Mumbai: The broadest advance for Indian stocks in 11 years has convinced some of the nation’s biggest money managers that the rally is far from over.

All but one of the 30 stocks in the S&P BSE Sensex have risen this year, up from 16 in 2013, as the benchmark index surged 26% for the best performance among the world’s 10 biggest markets. The last time a rally was this comprehensive, in 2003, the Sensex extended its advance for another four years.

India’s $1.5 trillion equities market, propped up by exporters since 2010, is now getting support from banks and infrastructure companies after Prime Minister Narendra Modi’s May election victory boosted confidence in the economy. The participation of stocks most reliant on domestic demand suggests the Sensex bull market is sustainable after lasting longer than any other since 1986, according to IIFL Wealth Management Ltd and ICICI Prudential Asset Management Co.

“This is one of the most broad-based rallies," S. Naren, the chief investment officer at Mumbai-based ICICI Prudential, which oversees $19 billion as India’s second-largest money manager, said in an interview on 10 September. “The outlook for the economy for the next three to five years has significantly brightened. Compared to all other countries in the world it has become much more attractive."

International investors are also bullish. Foreigners have boosted local stock holdings by $13.8 billion this year, the most among eight Asian markets tracked by Bloomberg. Franklin Templeton Investments and Goldman Sachs Asset Management this month joined Jeffrey Gundlach, the US bond fund manager at DoubleLine Capital Lp, in recommending the nation’s shares.

Banks rally

Auto makers, lenders and engineering companies are leading gains in the Sensex as investors favour stocks that benefit the most from improving economic growth. That’s a turnaround from the past three years, when investors piled into so-called defensive shares, such as drugmakers and consumer-staples producers, whose earnings can ride out economic slowdowns.

Maruti Suzuki India Ltd, the biggest carmaker, has soared 72% this year, the most on the Sensex. Axis Bank Ltd has rallied 50% for the third-best gain. Oil and Natural Gas Corp., India’s largest energy explorer, has surged 43%, headed for its best annual advance since 2009. This year’s only loser, Tata Power Co., the biggest generator outside state control, has retreated 4.4% after posting three straight quarters of losses.

Market risks

The Sensex increased 0.6% on 26 September, the most in a week, after Standard and Poor’s raised the nation’s credit rating outlook to stable from negative.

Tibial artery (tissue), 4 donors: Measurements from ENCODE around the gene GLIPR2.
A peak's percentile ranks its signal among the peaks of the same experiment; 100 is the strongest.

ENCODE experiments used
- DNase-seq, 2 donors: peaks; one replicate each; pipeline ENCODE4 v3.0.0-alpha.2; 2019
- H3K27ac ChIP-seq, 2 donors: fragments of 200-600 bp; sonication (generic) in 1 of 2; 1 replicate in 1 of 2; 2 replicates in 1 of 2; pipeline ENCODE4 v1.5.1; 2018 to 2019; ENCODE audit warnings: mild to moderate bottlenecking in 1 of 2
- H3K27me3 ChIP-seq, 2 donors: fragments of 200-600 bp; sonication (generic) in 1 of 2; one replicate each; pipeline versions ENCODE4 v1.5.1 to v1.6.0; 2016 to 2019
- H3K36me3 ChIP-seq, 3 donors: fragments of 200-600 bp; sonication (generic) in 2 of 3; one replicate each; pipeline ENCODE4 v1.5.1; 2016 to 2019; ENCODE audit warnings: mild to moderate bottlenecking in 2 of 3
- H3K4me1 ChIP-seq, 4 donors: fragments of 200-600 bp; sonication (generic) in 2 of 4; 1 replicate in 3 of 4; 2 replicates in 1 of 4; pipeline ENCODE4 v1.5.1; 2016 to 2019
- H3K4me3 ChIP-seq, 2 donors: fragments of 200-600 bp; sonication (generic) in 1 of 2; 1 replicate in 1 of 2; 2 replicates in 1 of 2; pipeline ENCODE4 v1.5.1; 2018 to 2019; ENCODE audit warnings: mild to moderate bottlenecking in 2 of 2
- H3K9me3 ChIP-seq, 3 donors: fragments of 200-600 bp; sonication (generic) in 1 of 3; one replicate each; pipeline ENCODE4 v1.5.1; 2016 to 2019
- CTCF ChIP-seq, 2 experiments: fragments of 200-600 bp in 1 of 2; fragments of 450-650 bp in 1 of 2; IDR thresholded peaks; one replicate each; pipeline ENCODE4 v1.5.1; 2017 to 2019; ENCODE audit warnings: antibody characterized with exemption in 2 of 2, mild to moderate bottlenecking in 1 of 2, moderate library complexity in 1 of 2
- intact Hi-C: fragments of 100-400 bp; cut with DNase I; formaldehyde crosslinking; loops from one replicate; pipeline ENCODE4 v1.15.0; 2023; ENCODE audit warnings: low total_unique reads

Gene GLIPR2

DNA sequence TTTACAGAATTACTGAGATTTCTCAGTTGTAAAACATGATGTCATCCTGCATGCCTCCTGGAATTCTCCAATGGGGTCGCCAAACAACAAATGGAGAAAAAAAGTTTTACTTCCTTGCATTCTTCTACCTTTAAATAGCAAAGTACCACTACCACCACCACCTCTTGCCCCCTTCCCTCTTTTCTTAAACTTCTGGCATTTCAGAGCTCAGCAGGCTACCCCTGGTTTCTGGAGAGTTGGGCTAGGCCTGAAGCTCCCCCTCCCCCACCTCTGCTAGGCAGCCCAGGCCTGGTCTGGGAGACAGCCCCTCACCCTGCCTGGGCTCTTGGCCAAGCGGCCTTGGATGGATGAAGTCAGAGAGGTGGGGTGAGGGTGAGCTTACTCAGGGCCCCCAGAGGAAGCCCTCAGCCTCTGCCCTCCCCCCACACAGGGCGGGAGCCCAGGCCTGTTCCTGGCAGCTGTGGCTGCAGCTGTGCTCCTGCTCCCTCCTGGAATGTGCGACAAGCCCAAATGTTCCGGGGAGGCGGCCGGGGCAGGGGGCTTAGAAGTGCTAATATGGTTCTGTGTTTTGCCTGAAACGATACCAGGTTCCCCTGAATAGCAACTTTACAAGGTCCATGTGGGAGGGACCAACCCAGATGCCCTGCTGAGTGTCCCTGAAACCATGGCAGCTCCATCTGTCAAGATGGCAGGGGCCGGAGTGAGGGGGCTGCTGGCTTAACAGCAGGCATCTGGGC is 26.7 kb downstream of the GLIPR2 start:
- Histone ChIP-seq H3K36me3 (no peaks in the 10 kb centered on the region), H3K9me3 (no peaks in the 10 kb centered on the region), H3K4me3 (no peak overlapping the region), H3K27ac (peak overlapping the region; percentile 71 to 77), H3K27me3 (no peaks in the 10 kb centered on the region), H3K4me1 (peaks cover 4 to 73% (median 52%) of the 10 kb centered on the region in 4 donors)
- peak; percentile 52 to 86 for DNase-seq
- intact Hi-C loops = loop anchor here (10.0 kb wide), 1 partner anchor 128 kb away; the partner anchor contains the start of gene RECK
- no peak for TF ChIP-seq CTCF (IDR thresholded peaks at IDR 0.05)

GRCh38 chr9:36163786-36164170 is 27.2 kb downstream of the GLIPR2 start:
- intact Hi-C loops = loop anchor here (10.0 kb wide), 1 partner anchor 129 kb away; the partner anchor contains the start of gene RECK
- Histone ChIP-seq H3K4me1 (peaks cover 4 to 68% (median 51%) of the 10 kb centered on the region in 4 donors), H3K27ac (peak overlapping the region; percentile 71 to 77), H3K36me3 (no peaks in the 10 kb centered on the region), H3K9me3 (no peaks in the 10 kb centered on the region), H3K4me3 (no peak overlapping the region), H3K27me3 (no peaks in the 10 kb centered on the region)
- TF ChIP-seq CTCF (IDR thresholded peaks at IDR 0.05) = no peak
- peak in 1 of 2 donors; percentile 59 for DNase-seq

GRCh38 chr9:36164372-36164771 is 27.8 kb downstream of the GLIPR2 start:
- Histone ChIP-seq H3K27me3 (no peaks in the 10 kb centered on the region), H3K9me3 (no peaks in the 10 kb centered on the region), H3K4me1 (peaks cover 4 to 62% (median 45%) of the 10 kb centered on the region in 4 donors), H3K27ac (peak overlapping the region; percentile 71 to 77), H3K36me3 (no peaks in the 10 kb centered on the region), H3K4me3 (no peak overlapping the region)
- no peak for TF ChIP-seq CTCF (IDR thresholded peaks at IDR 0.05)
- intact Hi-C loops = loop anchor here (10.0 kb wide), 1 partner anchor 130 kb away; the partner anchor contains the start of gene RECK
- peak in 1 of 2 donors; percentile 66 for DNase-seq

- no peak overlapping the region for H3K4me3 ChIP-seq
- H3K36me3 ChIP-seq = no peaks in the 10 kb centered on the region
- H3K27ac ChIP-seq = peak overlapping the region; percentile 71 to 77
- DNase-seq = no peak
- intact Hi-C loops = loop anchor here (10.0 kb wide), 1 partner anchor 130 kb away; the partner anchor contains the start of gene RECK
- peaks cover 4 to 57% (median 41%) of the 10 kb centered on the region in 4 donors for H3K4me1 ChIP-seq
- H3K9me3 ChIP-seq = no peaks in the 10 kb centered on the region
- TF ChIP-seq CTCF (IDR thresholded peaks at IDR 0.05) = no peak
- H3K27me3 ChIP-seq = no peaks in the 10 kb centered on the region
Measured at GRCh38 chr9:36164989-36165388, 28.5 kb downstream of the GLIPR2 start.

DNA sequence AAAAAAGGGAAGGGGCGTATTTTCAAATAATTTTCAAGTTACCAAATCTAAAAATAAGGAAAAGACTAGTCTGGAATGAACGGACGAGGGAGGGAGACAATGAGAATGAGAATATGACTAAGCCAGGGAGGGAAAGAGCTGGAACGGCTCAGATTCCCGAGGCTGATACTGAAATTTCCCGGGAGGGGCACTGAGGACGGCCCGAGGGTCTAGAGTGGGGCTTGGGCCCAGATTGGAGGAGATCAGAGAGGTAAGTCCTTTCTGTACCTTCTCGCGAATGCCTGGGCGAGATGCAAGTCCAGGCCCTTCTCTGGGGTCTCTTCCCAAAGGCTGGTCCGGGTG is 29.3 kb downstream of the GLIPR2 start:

This year’s gains suggest Indian investors are ignoring the risks, according to Supreeth Shankarghal, the chief executive officer (CEO) at QF Assets in Bangalore. Shankarghal, whose call in May preceded a 13% advance in the Sensex, is now advising investors to pare their holdings.

The Sensex has gone 1,011 calendar days without a decline of at least 20% from a recent peak, four times longer than average since 1986. The rally, which sent the index to a record close on 45 days this year, has pushed its valuation to a 12% premium over the three-year average.

“The market is looking fairly valued unless we see lots of earnings upgrades or positive news on economic reforms going forward," Sanjeev Prasad, Singapore-based co-head and senior executive director at Kotak Institutional Equities, said in an interview with Bloomberg TV India on 23 September.

Modi, 64, swept to power in May after winning India’s biggest election victory in three decades on the promise to boost growth from a decade low. Voters backed Modi after he oversaw an annual economic expansion of 10% in Gujarat since 2001.

Earnings growth

Bulls say profit growth is set to accelerate as business confidence and capital spending increase. Per-share earnings for the gauge will probably climb 22% during the next 12 months, according to analyst estimates compiled by Bloomberg.

Indian companies “are entering a number of years of positive earnings revisions" as economic growth picks up, Andrew Swan, the head of Asian equities at BlackRock Inc., the world’s largest money manager, said in a 25 September interview in Hong Kong.

The $1.9 trillion economy grew 5.7% in the quarter ended June, the fastest pace in more than two years. Wholesale inflation slowed to a five-year low of 3.74% in August, while the trade gap in July narrowed the most in almost a year.

India’s economy is set to progress “very fast" and the nation will take steps to aid that growth, including easing visa rules and changing outdated laws, Modi said in an address at Madison Square Garden in New York on Sunday.

Modi, who secured $53 billion of investment pledges from China and Japan this month, is currently in the US to pitch the investment merits of India to American companies.

“I am bullish on India because India has a government which is run by the most pro-business, most pro-investment political leader in the world today," Christopher Wood, the chief equity strategist at CLSA Asia-Pacific Markets in Hong Kong, said in an interview with Bloomberg TV on 16 September. “India is the most interesting stock market in Asia for the next five years." Bloomberg

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